This is a reasonable idea (unless you had big gaps in your track log
or GPS position jumps), though I think a better approach would be to
use MapSource to trace over the tracklog with the route tool (in direct
route mode) and download it to the unit as a route. That way you could
save it as a route in the GPS and not worry about the limited track log
space.


Cheers,
-+JLS

--
\ carpe cavy!
seagull @ aracnet.com \
http://www.aracnet.com/~seagull/ \ (seize the guinea pig!)
  #25  
Old August 5th 04, 08:24 PM posted to sci.geo.satellite-nav
gomez
external usenet poster
 
Posts: 343
Default 26xx - Saving tracks

On 5 Aug 2004 18:50:03 GMT, Seagull dropped the
following oil-slick:

gomez wrote:

It's not presumptiopn at all. As has been pointed out on this newsgroup
multiple times, trackbacks on an auto-routing unit make no sense because
roads have a direction associated with them.


Just because something has been said on this NG doesn't make it
gospel. Your A implies B is a specious argument.


How is it specious? Please enlighten us. To paraphrase your own words,
just saying it doesn't make it so. I've laid out a pretty good case for
why trackbacks don't belong on the 26xx (and might in fact be extremely
dangerous). All you've done so far is disagree without providing a
counter-argument.


Ok. There are some users who have said they would find the trackback
feature useful on the 26xx (although I am not one of them). Is that
not justification enough? Whether it is or it isn't, the fact that
some road segments are directional is irrelevant to the case.

Now, the ability to reverse a route (meaning, revisit your via points
in reverse order) makes a lot more sense since the unit would calculate
a new route for you.


Which is something I have asked for before.


And I'd like to see it to. Though that's not the same as a trackback,
though, so I still don't see where the disagreement is here?


As it happens, I looked back at an earlier post on this where you did
disagree with me on this. Looks like you have now changed your view
(or maybe I didn't explain what I was asking for clearly enough).

Apart from which what makes you think the 26xx is
*exclusively* designed for autorouting?

Ummm...what makes you think it isn't?


I was querying your use of the word "exclusively. There are features
in the SP which need not be included if it *was* an exclusively
autorouting unit.


Like which ones? I suppose WAAS support qualifies, though that is
probably there for marketing reasons (it wasn't even present in the first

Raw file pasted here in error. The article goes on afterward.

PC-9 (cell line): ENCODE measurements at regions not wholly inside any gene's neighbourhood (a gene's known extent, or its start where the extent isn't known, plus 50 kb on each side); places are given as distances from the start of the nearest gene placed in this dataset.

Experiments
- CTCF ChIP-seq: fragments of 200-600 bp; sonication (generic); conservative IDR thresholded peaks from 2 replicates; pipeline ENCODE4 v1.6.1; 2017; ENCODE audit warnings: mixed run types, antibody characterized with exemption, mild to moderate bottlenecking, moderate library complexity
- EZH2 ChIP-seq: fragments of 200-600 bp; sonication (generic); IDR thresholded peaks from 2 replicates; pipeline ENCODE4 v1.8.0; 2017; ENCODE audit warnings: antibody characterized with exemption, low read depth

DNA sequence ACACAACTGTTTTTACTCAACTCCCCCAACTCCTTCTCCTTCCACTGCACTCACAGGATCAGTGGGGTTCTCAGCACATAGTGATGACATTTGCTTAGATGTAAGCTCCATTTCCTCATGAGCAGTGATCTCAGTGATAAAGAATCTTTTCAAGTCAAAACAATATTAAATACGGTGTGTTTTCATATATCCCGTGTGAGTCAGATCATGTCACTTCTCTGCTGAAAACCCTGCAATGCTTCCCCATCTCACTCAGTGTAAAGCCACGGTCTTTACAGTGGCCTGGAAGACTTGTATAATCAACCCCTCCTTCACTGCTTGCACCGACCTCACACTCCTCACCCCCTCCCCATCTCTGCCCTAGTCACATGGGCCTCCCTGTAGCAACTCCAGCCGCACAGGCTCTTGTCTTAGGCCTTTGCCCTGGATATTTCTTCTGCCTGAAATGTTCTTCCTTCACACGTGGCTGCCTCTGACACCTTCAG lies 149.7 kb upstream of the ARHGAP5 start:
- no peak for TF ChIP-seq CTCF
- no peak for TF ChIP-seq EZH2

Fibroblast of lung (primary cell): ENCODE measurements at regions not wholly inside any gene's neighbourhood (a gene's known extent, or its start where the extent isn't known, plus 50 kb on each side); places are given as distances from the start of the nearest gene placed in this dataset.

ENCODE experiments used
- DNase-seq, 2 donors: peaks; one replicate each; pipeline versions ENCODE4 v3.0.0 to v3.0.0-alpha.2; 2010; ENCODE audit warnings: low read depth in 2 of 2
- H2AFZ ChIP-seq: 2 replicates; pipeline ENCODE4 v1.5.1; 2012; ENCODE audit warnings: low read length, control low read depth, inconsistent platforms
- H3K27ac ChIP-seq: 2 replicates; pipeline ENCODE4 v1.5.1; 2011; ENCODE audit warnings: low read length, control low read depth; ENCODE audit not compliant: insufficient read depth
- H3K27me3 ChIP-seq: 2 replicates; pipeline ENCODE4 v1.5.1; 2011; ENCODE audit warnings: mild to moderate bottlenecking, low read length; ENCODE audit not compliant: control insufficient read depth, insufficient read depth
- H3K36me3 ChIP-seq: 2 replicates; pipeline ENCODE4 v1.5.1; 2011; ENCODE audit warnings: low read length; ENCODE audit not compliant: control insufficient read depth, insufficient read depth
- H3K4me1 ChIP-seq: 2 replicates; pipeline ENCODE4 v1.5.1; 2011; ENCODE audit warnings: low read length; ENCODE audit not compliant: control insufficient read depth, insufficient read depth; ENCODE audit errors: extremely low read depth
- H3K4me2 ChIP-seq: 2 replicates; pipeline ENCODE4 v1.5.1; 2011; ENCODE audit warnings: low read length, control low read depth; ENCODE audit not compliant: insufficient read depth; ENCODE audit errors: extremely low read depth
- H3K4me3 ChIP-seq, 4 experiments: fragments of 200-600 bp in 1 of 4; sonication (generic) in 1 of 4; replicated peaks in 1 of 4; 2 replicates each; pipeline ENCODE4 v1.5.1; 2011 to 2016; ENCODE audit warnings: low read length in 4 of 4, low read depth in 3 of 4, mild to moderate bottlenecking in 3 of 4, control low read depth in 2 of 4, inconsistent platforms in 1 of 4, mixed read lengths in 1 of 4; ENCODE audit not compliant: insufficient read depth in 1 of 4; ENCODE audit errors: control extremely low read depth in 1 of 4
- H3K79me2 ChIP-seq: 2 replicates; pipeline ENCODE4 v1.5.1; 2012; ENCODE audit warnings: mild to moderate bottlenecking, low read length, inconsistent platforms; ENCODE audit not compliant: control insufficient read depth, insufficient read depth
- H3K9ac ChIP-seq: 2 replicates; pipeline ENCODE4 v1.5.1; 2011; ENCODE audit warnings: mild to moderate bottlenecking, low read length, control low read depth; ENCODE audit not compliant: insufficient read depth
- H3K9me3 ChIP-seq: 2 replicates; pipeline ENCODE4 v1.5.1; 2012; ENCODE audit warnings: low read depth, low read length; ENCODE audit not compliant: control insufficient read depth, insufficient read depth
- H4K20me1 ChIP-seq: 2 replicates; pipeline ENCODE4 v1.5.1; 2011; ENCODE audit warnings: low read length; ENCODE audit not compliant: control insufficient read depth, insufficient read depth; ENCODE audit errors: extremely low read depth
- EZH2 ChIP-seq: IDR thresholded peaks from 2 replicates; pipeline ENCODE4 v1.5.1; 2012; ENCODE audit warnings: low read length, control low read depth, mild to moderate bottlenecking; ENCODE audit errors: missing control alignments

releases of the product).


Like being able to specify waypoints in latitude/longitude (surely
address search is sufficient). Like the presence of the off-road
routing option. Like the presence of track logging in the first
place.

It just occurred to me that, we may be intepreting the term
auto-routing in different ways:

1) Automatically calculate routes from A to B (via C, etc)

2) Calculate routes for use by an automobile.

I mean 1), I hope you do too (sic).
--
gomez
(not is hot to reply)
"The progress of the kart is more important than its direction"
  #26  
Old August 5th 04, 09:12 PM posted to sci.geo.satellite-nav
Seagull
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Posts: 536
Default 26xx - Saving tracks

gomez wrote:

Ok. There are some users who have said they would find the trackback
feature useful on the 26xx (although I am not one of them). Is that
not justification enough?


That's justification for what you want, but it doesn't answer the
question of wether or not it is appropriate on the 2610 given its
design.

Whether it is or it isn't, the fact that
some road segments are directional is irrelevant to the case.


Not at all. That piece of information is /why/ trackbacks don't
make sense: in many cases, that piece of information makes following
trackbacks impossible (or at least illegal and dangerous).

As it happens, I looked back at an earlier post on this where you did
disagree with me on this. Looks like you have now changed your view


I have changed my view. I found a few cases where reversing a route
with vias makes some sense. They all involved situations where I wanted
to force a route through an area where the road data was inaccurate
or suboptimal, and using vias was the easiest approach to generating a
useable route.

Like being able to specify waypoints in latitude/longitude (surely
address search is sufficient).


Address search is not always sufficient. Sometimes the street address
information is missing or way off. Being able to enter a coordinate in
Lat/long is very handy and generally provides greater accuracy. A
handfull of businesses publich Lat/Long coords for their stores (REI is
a good example of one). This trend may increase with the market acceptance
of navigation systems.

Like the presence of the off-road routing option.


Maybe. Not sure I agree here but I can't think of a good argument.

Like the presence of track logging in the first place.


There a lot of people who use track logs. Very handy if you are wanting
to save rough estimates of mileage or a log of where the car was driven.

1) Automatically calculate routes from A to B (via C, etc)
2) Calculate routes for use by an automobile.


I am actually using 1) but with the caveat of "along a network".


Cheers,
-+JLS

--
\ carpe cavy!
seagull @ aracnet.com \
http://www.aracnet.com/~seagull/ \ (seize the guinea pig!)
  #27  
Old August 5th 04, 10:03 PM posted to sci.geo.satellite-nav
gomez
external usenet poster
 
Posts: 343
Default 26xx - Saving tracks

On 5 Aug 2004 21:12:59 GMT, Seagull dropped the
following oil-slick:

That's justification for what you want, but it doesn't answer the
question of wether or not it is appropriate on the 2610 given its
design.


How about, after I filled up my motorbike with petrol, I forget to put
the magnetic tank-bag back in place and leave it perched on the